A week later, the Phillies hosted a memorial service at their spring training facility in Clearwater, 15 miles southwest of Odessa. A highlight video played and a string of baseball men spoke. Roy Jr. gave a eulogy. Brandy gave a eulogy.
Heather did not find comfort there. She had never cared about Roy the baseball star. She just wanted to find a quiet place to remember the Roy who, as a child, would run into a door to make her laugh when she was upset. It took her nearly two months to laugh again: She came upon a picture neither of his death nor of his life as a celebrity, but of her 40-year-old brother months before his death, having just caught a trout, pretending to poop it out.
His parents and sisters were not fully integrated into Halladay’s life as a major leaguer, and that distance did not close once he retired. They lived a continent apart, and life got in the way—his parents’ divorce, his sister’s baby, work, adulthood. That meant that the people who understood where he came from could not really understand what he was going through. And the people who understood what he was going through did not really understand where he came from.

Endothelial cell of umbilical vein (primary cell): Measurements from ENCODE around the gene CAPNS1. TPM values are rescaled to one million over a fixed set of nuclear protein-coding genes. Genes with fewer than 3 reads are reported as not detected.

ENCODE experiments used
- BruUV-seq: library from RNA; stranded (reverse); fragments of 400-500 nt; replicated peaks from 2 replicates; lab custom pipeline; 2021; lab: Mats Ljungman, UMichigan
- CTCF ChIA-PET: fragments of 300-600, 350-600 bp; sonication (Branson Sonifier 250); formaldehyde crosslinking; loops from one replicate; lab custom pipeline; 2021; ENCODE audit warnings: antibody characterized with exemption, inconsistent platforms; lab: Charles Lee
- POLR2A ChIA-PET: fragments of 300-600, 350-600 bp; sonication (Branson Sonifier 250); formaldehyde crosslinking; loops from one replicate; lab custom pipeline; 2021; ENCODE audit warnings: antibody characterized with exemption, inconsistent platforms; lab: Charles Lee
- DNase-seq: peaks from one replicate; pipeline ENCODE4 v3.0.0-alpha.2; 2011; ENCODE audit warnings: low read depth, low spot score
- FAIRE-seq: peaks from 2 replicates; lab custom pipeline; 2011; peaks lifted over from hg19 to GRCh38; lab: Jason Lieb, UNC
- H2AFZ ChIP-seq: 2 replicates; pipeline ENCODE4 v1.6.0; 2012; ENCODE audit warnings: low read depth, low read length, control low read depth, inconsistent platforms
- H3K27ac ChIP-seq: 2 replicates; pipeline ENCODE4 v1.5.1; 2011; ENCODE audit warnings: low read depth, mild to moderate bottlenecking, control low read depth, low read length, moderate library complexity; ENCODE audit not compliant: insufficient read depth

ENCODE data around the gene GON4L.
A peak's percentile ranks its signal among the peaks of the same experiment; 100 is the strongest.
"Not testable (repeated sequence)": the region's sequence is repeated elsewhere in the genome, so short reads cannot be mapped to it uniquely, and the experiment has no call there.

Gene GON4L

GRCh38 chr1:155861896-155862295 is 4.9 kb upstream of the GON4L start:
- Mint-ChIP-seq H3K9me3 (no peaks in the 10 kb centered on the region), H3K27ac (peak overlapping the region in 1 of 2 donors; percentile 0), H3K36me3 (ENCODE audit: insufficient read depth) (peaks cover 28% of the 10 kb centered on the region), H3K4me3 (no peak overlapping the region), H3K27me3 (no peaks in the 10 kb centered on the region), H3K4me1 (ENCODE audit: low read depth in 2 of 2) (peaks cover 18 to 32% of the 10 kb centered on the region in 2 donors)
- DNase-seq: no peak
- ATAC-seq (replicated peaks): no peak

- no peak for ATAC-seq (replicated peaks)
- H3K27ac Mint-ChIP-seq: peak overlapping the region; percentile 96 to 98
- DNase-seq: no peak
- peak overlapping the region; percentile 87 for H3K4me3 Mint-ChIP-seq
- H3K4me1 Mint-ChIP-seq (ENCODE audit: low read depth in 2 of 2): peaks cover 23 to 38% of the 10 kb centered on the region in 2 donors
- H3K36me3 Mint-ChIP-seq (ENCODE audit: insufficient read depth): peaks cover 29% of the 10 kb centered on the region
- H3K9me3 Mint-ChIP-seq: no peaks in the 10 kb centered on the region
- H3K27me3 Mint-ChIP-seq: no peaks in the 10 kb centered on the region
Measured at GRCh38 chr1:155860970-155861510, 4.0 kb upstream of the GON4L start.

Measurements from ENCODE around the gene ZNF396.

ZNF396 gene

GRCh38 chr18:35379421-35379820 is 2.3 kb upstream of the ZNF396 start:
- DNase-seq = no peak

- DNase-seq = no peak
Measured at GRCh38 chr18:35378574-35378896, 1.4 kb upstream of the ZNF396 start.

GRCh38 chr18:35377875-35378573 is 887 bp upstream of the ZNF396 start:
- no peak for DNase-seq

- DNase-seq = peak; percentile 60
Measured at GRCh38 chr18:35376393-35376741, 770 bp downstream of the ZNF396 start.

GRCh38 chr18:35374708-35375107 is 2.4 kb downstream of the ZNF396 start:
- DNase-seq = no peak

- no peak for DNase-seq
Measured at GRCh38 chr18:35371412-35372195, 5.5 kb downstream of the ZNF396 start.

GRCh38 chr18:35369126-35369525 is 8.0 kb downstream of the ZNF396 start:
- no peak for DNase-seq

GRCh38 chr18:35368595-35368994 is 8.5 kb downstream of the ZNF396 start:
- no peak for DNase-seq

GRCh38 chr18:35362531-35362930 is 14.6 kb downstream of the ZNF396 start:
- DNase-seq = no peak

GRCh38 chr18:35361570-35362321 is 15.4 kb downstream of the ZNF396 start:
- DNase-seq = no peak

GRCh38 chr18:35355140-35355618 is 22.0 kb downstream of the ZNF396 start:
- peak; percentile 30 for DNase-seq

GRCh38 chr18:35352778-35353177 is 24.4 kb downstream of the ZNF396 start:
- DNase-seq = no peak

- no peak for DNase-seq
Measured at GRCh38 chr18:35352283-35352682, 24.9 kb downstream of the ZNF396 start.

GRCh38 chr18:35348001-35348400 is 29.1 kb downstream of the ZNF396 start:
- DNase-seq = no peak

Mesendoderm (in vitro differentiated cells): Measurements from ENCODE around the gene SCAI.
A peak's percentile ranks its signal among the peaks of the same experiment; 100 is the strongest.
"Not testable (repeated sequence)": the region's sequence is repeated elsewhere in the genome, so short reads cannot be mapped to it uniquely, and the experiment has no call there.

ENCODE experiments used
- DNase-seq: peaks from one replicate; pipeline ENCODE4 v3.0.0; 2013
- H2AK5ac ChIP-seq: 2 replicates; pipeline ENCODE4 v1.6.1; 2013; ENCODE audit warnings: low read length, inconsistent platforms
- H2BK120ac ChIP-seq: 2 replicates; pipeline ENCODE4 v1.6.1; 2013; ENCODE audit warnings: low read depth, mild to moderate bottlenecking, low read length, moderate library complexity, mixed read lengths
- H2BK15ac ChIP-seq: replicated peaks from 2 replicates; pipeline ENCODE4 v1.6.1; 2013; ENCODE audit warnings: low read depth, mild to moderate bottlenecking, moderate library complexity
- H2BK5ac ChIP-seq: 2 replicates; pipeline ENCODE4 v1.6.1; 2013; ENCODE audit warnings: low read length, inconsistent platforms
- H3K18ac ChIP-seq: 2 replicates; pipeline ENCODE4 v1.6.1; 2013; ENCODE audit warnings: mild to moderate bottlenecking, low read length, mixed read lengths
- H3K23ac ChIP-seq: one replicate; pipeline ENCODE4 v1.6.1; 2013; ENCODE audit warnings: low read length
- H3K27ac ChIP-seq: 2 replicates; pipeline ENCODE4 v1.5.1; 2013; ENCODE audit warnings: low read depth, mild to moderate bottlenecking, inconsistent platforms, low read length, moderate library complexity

At Bright House Field, before the service, one of Halladay’s post-baseball best friends, Bill Davis, noticed a group of All-Stars—Chris Carpenter, Cole Hamels, Frank Thomas—clustered together. These were the colleagues who loved Halladay most. Davis approached the group and gestured to a man standing alone. “I just want to let you know,” he told them, “That’s Mr. Halladay.”
Roy Halladay III is in the cockpit, his father by his side. He is 17, about to graduate from high school. He has nearly 200 hours in his logbook, but Roy Jr. refuses to allow him to fly alone. The father sees danger where the son doesn’t. Four years ago, the 20-year-old son of a local air-traffic manager went up with a friend on a perfect day, skimmed low over a reservoir and caught the edge of the plane in the water. Both young men died on impact. So Roy III has to wait.
Harry Leroy Halladay Jr. wanted to name his son Merlin—not for the magician, but for the Rolls-Royce Merlin, a World War II–era aircraft engine. But Linda nixed the name. The baby would be Harry Leroy Halladay III, and the golden retriever would be Merlin.